Suppress Confession, Motion to

Unless otherwise indicated, all indented material is copied directly from the court’s opinion.

Decisions of the Tennessee Supreme Court

Decisions of the Tennessee Court of Criminal Appeals


State of Tennessee v. Malone,  (Tenn. Ct. Crim. App. Feb. 24, 2022).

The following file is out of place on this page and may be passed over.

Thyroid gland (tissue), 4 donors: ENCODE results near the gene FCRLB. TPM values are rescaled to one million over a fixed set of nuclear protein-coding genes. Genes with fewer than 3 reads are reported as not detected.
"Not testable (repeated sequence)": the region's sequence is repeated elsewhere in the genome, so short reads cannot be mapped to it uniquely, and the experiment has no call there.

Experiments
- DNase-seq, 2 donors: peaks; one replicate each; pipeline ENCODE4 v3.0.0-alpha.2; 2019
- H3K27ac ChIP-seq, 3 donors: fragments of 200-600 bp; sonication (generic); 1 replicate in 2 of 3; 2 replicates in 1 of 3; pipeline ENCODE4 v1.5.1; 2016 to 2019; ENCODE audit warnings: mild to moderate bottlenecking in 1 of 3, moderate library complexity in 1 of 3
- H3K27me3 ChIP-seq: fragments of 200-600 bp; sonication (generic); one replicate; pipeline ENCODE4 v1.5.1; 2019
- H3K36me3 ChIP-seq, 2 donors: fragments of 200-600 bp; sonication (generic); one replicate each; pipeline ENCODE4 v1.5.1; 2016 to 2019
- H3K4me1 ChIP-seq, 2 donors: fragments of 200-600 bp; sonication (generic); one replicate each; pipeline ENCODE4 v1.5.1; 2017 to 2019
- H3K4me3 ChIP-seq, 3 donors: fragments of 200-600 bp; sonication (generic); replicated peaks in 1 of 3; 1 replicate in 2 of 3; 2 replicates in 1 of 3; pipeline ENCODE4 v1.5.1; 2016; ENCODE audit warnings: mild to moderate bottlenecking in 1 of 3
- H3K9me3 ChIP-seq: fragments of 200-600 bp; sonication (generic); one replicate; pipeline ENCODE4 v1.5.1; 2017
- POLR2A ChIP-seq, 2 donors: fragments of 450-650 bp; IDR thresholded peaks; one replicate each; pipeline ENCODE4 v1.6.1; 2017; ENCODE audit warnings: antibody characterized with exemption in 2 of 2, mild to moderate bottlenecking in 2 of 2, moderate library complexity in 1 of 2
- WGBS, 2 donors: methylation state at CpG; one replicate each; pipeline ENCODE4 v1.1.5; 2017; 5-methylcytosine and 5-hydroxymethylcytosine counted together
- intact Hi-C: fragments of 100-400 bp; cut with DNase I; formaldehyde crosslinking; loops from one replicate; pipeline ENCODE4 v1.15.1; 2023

On  appellate  review  of  suppression  issues,  the  prevailing  party  “is  entitled  to  the strongest legitimate view of the evidence adduced at the suppression hearing as well as all reasonable  and  legitimate  inferences  that  may  be  drawn  from  the  evidence.”    State  v. Talley,  307  S.W.3d  723,  729  (Tenn.  2010)  (quoting  State  v.  Odom,  928  S.W.2d  18,  23 (Tenn.  1996)).   Questions  about  “the  assessment  of  witness  credibility,  the  weight  and value  of  evidence,  and  the  resolution  of  evidentiary  conflicts  are  entrusted  to  the  trial  court” as  the  trier  of  fact.    State  v.  Meeks,  262  S.W.3d  710,  722  (Tenn.  2008)  (citing  State  v. Scarborough, 201 S.W.3d  607,  615  (Tenn.  2006)).   When  the  trial  court  “makes  findings of  fact  in  the  course  of  ruling  upon  a  motion  to  suppress,  those  findings  are  binding  on appeal  unless  the  evidence  in  the  record  preponderates  against  them.”    Id. (citing  State  v. Berrios, 235 S.W.3d 99, 104 (Tenn. 2007)). Conversely, a trial court’s conclusions of law along  with  its  application  of  the  law  to  the  facts are  reviewed  de  novo  without  any presumption of correctness.    Id. (citing  State v.  Hayes, 188 S.W.3d 505, 510 (Tenn. 2006)).


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